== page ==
Adapting a workplace to be hybrid ready is more than a policy change.
Adapting workplaces and work practices to hybrid working is not simply a human resources issue or an isolated change to work design. As our interviews demonstrate, it’s a broad organisational design activity and can affect all aspects of a business and how work is done. Decisions over where and when employees are allowed or empowered to work should not be tackled in isolation since the wider system will influence, support or undermine whatever hybrid policy is in place.
Employees or managers do not act within a vacuum. Their choices are shaped by the decisions, actions, needs and routines of those around them, together with the technologies and spaces available to them. Our research highlighted the value of having representatives from different disciplines/business areas involved in the adaptation of offices to COVID-19 restrictions. This enabled problems to be spotted early and for opportunities to join up the thinking during these changes. The same approach applies to longer-term workplace planning.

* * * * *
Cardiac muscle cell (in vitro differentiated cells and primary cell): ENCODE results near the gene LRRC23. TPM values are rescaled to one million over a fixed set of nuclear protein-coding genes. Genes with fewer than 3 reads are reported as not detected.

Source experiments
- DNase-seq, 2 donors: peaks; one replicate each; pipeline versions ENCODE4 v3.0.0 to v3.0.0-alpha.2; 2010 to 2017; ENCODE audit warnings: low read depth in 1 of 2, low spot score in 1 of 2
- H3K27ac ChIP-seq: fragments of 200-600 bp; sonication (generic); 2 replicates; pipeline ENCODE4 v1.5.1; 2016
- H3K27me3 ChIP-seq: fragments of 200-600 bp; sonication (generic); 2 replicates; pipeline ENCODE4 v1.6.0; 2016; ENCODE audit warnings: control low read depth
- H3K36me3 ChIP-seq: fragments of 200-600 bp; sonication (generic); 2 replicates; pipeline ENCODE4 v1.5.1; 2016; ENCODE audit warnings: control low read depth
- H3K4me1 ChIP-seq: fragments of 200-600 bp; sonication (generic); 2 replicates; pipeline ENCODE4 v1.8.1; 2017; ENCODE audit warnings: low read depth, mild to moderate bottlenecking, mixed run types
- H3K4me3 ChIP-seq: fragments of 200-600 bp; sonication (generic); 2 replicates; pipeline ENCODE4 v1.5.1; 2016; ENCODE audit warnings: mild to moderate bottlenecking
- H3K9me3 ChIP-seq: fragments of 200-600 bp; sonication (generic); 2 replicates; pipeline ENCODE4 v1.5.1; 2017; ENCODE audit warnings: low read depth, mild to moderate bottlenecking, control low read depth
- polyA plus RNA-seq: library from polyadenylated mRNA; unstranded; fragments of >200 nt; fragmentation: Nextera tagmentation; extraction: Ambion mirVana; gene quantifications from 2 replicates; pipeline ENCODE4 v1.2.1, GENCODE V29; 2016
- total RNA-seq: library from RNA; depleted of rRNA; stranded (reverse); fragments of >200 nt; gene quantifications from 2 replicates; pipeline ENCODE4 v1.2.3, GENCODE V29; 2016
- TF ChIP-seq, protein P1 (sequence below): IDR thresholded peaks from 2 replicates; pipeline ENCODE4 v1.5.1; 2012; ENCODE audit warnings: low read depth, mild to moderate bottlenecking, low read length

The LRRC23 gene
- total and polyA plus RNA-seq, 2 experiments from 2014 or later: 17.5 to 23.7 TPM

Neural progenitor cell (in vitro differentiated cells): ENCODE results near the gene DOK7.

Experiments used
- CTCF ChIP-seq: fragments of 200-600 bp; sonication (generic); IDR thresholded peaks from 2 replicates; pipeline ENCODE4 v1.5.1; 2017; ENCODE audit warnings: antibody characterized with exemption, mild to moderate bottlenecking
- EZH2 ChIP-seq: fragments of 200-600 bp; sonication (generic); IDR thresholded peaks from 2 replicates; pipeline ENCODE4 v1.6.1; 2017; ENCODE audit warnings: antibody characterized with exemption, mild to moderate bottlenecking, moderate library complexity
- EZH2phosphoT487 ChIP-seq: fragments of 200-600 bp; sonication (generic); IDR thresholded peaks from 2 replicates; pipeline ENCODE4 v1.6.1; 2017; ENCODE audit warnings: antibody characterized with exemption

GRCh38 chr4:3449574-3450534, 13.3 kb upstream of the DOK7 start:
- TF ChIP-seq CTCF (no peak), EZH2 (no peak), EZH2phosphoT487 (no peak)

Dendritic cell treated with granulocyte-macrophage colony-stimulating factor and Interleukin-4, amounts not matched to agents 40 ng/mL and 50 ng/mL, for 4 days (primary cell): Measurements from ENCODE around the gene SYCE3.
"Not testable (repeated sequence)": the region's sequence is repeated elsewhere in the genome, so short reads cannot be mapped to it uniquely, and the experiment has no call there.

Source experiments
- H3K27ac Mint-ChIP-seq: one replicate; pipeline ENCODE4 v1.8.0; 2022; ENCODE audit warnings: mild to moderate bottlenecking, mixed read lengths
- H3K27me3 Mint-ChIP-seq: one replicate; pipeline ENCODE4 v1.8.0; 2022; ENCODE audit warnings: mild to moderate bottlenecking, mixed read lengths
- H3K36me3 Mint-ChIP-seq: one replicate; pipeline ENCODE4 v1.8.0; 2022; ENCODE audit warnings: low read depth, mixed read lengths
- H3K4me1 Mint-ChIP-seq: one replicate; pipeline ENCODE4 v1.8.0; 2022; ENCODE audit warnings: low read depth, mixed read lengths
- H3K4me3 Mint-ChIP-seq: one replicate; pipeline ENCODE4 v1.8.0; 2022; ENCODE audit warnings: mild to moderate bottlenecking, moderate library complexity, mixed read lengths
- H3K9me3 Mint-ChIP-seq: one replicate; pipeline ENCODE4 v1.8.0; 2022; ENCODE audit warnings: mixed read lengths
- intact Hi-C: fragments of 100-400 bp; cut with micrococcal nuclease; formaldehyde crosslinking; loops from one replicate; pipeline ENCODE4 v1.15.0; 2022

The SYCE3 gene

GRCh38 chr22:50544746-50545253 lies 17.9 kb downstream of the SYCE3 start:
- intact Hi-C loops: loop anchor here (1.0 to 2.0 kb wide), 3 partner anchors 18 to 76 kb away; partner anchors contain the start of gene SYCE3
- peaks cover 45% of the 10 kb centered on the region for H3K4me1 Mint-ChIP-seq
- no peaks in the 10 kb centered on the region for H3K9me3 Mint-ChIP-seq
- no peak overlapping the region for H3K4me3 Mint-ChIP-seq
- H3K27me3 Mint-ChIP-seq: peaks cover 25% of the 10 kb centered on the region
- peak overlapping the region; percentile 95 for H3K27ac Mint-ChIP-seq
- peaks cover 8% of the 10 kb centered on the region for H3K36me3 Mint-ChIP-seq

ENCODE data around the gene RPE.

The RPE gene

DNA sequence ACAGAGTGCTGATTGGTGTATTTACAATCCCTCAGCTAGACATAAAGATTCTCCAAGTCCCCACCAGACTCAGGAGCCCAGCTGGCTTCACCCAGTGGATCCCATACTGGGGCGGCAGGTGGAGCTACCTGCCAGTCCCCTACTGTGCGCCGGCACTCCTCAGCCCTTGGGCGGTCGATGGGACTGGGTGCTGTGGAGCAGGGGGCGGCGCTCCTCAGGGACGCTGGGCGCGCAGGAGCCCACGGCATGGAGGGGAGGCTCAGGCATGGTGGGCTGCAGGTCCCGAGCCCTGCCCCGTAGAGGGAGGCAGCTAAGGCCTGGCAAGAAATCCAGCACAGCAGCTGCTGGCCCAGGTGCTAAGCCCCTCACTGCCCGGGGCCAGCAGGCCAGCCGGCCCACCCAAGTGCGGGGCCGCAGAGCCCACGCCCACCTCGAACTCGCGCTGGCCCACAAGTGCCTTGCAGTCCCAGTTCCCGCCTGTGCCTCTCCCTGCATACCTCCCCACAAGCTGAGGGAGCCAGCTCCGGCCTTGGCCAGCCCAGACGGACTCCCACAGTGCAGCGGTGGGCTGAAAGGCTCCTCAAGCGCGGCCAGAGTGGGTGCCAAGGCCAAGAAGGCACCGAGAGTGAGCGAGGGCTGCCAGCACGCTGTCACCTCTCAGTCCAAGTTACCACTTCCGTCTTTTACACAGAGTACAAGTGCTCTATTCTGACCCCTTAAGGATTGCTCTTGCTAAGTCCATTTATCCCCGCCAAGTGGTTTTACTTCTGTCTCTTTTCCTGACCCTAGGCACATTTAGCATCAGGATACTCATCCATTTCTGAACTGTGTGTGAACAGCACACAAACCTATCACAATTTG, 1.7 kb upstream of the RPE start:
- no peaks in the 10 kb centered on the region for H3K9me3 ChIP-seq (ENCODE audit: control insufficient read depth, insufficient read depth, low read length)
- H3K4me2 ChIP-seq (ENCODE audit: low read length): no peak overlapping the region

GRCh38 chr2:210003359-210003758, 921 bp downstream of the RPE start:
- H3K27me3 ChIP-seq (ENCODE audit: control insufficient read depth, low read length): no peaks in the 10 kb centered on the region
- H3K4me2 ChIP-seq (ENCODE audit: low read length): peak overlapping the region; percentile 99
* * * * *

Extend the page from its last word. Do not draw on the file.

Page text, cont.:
Socio-technical systems thinking
This is a socio-technical problem: we can’t disentangle hybrid policy, individual choices, the role of technology, availability and types of workspace, culture and ways of working from one another. The social factors (e.g. policies, individual preferences) are influenced by and may affect the technical factors (e.g. the physical workspace, the collaborative software). Any attempt to introduce or formalise hybrid working needs to consider both intended and unintended consequences of all the different factors.
This way of looking at business problems is built on decades of socio-technical systems research. We can use this mind-set to view any organisation as a complex system made up of many interdependent parts, e.g. people, culture, goals, processes, technology and infrastructure, with a change in any one aspect of the system causing change or requiring adaptation elsewhere. Our hexagon model illustrates how these different factors may link together. Socio-technical research shows that systems work at their best when both the social and technical aspects are jointly optimised, i.e. we think about the knock-on effects of change before we implement it and we look beyond our immediate interests (e.g. HR, IT or estates).
Interviews with industry stakeholders including workspace providers, designers and consultants and business representatives reinforced how hard it is to talk about the post-pandemic office, hybrid working or even just “the future” without jumping from topic to topic. For example, a discussion could move from mobile connectivity and the need for video conferencing equipment, to the variety of job roles and needs that need to be catered for, to people’s different home situations, the need to create places that inspire people, and the challenges of retaining staff. There is no escaping the connectedness of this issue.